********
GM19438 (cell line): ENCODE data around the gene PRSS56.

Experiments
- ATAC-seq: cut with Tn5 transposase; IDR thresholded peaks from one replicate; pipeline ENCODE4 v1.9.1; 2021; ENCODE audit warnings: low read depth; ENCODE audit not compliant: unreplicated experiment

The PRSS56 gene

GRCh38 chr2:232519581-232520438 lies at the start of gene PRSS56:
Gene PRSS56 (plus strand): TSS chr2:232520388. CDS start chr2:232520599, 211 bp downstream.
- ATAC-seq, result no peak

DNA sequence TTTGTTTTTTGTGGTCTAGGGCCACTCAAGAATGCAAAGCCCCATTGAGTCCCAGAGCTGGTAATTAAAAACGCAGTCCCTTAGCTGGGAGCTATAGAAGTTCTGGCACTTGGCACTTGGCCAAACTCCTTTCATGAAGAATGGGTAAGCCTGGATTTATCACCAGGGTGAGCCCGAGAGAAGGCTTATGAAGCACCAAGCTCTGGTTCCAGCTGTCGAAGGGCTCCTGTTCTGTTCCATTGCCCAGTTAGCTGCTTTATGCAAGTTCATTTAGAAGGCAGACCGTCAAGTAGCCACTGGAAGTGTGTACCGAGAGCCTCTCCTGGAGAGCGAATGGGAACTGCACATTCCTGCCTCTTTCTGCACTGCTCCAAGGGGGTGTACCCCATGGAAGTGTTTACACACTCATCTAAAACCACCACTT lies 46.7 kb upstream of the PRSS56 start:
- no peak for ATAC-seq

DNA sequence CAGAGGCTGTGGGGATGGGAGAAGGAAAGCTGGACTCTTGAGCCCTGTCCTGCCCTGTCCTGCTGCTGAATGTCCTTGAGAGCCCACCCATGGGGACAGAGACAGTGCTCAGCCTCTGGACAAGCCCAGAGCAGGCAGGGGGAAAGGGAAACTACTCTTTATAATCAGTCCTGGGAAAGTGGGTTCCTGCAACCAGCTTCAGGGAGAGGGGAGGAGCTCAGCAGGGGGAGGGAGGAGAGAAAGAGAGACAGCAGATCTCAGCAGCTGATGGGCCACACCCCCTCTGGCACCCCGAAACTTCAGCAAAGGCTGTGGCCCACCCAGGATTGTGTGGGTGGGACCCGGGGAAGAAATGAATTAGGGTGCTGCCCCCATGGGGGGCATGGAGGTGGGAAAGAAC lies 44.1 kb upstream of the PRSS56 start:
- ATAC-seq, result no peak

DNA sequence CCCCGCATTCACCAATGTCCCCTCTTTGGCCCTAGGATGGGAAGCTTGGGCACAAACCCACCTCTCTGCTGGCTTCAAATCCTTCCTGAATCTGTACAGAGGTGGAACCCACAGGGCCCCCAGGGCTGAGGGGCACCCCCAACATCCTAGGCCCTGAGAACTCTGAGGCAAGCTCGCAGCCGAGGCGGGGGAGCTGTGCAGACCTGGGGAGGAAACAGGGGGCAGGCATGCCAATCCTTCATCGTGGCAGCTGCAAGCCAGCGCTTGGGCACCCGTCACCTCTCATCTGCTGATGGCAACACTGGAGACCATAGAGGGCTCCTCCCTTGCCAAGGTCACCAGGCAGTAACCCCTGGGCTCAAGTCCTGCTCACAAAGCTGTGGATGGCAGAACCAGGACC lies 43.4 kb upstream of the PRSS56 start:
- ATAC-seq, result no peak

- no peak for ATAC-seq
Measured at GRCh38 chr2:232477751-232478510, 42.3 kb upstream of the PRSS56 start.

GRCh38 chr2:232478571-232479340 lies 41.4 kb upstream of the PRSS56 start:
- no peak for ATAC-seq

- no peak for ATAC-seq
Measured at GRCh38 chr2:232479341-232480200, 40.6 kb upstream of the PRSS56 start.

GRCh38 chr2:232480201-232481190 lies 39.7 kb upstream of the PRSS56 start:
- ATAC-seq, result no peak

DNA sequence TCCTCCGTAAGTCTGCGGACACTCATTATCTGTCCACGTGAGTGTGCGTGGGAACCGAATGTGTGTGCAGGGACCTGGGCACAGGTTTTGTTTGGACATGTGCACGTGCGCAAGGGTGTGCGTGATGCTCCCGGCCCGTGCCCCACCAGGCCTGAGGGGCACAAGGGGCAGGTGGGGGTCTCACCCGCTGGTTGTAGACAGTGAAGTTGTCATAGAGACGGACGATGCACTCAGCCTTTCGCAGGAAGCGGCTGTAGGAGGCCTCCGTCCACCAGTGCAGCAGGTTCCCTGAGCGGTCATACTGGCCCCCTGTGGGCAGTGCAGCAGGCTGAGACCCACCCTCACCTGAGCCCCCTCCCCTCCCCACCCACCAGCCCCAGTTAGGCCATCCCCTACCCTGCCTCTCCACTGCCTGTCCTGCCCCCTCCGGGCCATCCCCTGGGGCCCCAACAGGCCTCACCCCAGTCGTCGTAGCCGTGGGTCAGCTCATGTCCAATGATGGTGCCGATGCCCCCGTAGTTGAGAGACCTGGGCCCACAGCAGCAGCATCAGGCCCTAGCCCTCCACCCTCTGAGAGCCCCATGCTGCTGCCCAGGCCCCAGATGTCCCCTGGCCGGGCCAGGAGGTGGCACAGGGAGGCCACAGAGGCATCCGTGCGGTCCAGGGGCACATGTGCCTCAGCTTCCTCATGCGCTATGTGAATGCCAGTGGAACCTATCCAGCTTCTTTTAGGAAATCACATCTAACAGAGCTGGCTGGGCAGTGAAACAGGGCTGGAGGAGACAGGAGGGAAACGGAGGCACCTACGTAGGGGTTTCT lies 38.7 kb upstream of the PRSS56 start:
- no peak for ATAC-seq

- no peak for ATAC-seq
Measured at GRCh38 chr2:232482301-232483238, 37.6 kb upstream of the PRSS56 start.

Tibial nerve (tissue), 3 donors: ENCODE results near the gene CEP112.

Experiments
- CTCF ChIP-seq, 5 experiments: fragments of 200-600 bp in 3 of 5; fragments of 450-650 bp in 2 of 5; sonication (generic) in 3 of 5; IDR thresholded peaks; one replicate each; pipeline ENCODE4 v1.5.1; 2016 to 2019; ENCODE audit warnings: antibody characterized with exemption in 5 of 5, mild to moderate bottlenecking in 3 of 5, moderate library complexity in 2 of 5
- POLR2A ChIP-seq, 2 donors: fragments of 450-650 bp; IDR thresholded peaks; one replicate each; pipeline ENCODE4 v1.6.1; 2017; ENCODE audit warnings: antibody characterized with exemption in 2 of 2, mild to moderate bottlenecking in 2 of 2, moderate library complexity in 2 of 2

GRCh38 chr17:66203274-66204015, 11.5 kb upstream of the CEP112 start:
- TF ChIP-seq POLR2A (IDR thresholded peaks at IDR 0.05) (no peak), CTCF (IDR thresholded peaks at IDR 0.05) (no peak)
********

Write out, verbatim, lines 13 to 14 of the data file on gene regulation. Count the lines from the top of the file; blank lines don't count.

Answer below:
- ATAC-seq, result no peak

- no peak for ATAC-seq